Being marketed as a sports commuter bike, it still offers somewhat of an aggressive riding position, along with true sport bike like specifications which is one of the reasons why Shopan went for the RTR 4V.
The TVS Apache RTR 160 4V has become one of the most popular bikes in the current motorcycle market in Bangladesh. Offering best in class features and performance, similar to that of more premium models, the bike became an instant hit when it was launched in the country nearly four years ago.
But how well does the impressive features and specs on paper translate into real-world use?
Mohammad Bin Sultan Shopan, who has been using the Apache RTR 160 4V for over two years now, says that he has ridden over 22,000km on it and the bike could "keep up with the premium bikes like my tour mates' Suzuki GSX-S, Suzuki Bandit, Yamaha R15 and MT-15."
A motorbike enthusiast, when Shopan bought the 4V back in 2020, he was looking to replace his Suzuki Gixxer.
"When I wanted to replace my Suzuki Gixxer after riding for over 67,000km, I had the option to go for the newer Gixxer, Honda Hornet, Honda Xblade or even the Bajaj Pulsar." Shopan said. "Yet, the first generation 4V catered to me the most with the performance figures as well as the features it offered at that time."
He has been using his Apache RTR 160 4V since 2020 to commute between his workplace in Banani and Uttara while occasionally going on long trips with his bike.
"I've been using my 4V for the last 2 years and have ridden it for over 22,000km already," said Shopan.
At today's time, most non 4V users would consider the Indian sport bike to be a dangerous one, given the 4V owner's reputation for frequent crashes. The bike certainly isn't for everyone, given its raw power.
The model, which has a "Racing DNA" the bike company put it, is known to be the fastest in its segment and requires proper sport bikes like body weight shifts and braking reflexes for highway joy rides.
But this is exactly why Shopan, given his passion for bikes, chose the 4V to replace his Suzuki Gixxer Monotone
The 4V is powered by a 160cc 4-stroke single cylinder carburetor engine, which produces 16.6 Bhp and 14.8 Nm of torque mated to a five speed manual transmission. This is known to make the bike go from 0-60km/h in the range of just four seconds, similar to that of the Japanese 150cc sports bikes.
Besides, despite being marketed as a sports commuter bike, it still offers somewhat of an aggressive riding position, along with true sport bike like specifications which is one of the reasons why Shopan went for the 4V.
When Shopan purchased his first generation 4V, the second generation 4V X connect model was already available in the market and even offered bluetooth connectivity, ABS and newer looks.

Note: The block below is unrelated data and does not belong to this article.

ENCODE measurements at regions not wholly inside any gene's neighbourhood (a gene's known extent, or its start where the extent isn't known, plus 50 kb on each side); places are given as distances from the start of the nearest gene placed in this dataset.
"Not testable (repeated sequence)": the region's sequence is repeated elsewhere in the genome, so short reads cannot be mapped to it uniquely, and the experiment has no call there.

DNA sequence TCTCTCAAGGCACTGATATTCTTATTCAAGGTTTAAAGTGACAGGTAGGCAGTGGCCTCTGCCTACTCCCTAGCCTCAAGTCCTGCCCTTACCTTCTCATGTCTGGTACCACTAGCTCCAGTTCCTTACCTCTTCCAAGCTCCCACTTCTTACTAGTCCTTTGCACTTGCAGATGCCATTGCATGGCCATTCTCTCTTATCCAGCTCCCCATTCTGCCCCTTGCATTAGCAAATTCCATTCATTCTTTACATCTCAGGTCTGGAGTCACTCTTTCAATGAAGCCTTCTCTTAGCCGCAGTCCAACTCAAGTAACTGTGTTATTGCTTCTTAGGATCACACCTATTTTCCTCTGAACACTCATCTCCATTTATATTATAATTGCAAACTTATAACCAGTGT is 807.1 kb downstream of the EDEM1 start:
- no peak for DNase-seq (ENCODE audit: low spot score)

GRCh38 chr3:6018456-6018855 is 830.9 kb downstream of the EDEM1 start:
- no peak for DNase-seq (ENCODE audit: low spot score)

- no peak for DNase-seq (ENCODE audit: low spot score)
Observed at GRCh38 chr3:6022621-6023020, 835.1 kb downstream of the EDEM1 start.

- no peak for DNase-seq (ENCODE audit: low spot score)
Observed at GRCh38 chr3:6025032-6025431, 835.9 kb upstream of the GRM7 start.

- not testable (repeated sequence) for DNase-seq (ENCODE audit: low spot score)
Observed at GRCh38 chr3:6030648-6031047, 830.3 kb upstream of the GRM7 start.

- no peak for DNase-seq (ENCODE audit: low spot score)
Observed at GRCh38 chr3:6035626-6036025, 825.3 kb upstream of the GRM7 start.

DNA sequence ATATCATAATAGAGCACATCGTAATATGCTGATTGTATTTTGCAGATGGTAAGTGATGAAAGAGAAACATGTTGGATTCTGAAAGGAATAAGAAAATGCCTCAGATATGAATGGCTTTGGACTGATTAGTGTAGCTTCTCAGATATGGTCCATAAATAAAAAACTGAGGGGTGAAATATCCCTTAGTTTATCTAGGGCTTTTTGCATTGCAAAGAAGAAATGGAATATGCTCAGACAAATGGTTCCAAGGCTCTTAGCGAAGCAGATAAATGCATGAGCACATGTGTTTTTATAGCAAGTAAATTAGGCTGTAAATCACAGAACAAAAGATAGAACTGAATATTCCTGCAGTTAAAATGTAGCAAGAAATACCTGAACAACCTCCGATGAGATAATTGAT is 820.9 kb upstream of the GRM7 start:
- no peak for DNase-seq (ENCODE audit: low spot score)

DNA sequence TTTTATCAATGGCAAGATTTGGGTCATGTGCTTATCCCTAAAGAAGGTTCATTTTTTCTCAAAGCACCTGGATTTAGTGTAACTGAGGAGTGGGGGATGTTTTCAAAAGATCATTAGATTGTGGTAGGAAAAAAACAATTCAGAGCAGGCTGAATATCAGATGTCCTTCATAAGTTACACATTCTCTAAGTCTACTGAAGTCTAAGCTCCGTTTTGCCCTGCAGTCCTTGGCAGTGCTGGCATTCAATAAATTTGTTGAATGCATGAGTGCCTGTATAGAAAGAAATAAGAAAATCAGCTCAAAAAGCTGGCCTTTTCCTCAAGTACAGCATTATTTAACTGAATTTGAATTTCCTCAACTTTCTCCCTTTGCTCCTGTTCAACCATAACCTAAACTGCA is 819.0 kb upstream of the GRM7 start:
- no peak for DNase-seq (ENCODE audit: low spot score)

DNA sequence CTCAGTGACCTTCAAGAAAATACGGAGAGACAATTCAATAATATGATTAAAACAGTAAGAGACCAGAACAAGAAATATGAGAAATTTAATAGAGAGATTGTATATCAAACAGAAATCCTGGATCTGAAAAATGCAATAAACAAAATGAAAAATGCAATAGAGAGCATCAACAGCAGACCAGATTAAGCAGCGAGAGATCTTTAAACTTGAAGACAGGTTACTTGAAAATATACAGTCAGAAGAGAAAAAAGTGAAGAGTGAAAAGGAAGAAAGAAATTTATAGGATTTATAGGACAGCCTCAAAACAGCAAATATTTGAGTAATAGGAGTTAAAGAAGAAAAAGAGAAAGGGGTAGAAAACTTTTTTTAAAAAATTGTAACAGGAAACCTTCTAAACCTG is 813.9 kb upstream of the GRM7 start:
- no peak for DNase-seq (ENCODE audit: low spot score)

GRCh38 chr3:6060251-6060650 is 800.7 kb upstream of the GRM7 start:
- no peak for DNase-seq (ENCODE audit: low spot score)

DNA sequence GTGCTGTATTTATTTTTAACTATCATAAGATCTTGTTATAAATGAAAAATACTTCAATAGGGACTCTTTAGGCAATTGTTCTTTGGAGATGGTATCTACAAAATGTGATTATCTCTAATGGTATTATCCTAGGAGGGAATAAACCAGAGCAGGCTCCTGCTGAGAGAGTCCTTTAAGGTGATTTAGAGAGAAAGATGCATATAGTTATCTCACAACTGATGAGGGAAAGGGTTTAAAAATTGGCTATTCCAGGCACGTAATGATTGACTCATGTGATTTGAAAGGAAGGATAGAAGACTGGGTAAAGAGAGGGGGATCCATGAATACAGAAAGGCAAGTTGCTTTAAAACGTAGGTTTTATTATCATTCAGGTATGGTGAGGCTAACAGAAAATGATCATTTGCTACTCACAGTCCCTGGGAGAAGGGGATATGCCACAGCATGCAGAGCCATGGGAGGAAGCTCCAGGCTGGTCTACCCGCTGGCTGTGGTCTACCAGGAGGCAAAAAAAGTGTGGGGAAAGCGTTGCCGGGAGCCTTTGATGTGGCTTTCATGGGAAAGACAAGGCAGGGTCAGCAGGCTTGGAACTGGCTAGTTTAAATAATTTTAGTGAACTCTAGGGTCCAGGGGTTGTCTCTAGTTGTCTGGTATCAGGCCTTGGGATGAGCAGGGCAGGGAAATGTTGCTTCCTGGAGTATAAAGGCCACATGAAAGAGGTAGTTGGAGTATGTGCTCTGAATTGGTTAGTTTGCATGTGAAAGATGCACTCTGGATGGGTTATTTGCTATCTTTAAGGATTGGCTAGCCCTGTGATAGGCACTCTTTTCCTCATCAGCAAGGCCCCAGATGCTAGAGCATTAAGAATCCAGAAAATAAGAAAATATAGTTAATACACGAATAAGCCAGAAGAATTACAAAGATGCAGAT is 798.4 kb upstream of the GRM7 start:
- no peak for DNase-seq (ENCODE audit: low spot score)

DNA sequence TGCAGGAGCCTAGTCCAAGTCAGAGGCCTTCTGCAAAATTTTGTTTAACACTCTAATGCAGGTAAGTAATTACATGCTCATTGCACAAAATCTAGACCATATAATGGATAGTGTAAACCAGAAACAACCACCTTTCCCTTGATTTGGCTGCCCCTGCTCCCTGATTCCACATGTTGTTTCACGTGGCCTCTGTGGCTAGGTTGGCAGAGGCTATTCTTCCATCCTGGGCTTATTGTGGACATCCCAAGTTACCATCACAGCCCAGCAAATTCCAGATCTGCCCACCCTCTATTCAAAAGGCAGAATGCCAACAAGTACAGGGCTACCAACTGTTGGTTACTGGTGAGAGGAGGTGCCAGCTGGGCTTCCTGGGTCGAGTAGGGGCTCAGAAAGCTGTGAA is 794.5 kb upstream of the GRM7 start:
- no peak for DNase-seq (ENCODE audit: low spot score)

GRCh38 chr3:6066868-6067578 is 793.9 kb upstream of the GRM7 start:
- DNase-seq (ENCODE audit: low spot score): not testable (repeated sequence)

Yet, according to Shopan, the older model is the one he could "connect the most" with. Besides, the newer refreshed model is further known for electrical issues and its resilience to the integration of aftermarket performance parts.
Till now, Shopan has done a plethora of performance modifications to his bike, which included replacing the stock dual outlet exhaust with R9 H2 with custom ss bend pipe, racing coils and air filter, NGK laser iridium plug, DID racing chain and Jomthai racing sprocket.
Despite no official dyno results, it can be easily assumed that this particular 4V makes way more power than the regular ones, given the acceleration and the top speed in the 150s as tested by Shopan himself on empty roads.
"After my engine break-in was complete, I could easily go 35-37 km/l in the city while on the highway my mileage was close to 40km/l," Shopan said. "However, after the modifications, my mileage dropped to near the early 30s during city rides and 35-37km/l on highways."
The mileage is a long known complaint about TVS bikes. However, given the aftermarket parts in this particular model, the lower mileage was to be expected. Some other disadvantages of this bike as per the users are the brakes and the stock tyres for which Shopan has gone for aftermarket Yongli brake pads to even aftermarket 100mm front and 140mm rear MRF Masseter tyres.
"If I purchased either a Gixxer, a Hornet or even the X blade, I would not have cared but about the brakes and tires. But you can't be too careful about these things, especially after the performance upgrades." Shopan explained why he upgraded the brakes.
But the upgrades were totally worth the time and effort. Shopan has used the bike for a lot of tours on the highways and continues to ride it daily for commute, almost as if embodying the 'sport commuter' category the bike sells under.
"Till now, I've travelled to Sylhet, Mymensingh and even Chattogram on my bike," said Shopan.
"Some of my best memories were when I could keep up with the premium bikes like my tour mates' Suzuki GSX-S, Suzuki Bandit, Yamaha R15 and MT-15 with my 'commuter bike' at highway speeds. Riding my bike on the Naval Headquarter road near Patenga sea beach or on the famous Bayezid Link Road in Chattogram are also some of my best memories on the bike."
Engine: 160cc four stroke, single cylinder oil cooled engine
Transmission: 5 speed manual
Power: 16.6 Bhp
Torque: 14.8 Nm
Stock TVS tires
Ngk laser iridium plug (USA)
NMW Racing coil
Racing air-filter Hurricane
MRF Masseter Tyres: Front- 100/80-17, Rear- 140/70-17
RCB brake hose pipe front and rear
Yongli brake pads
R9 H2 series exhaust with full system bend pipe
DID racing chain (1100 gram)
Jomthai racing sprocket
p9 LED 12000 lumen 55 watt LED headlight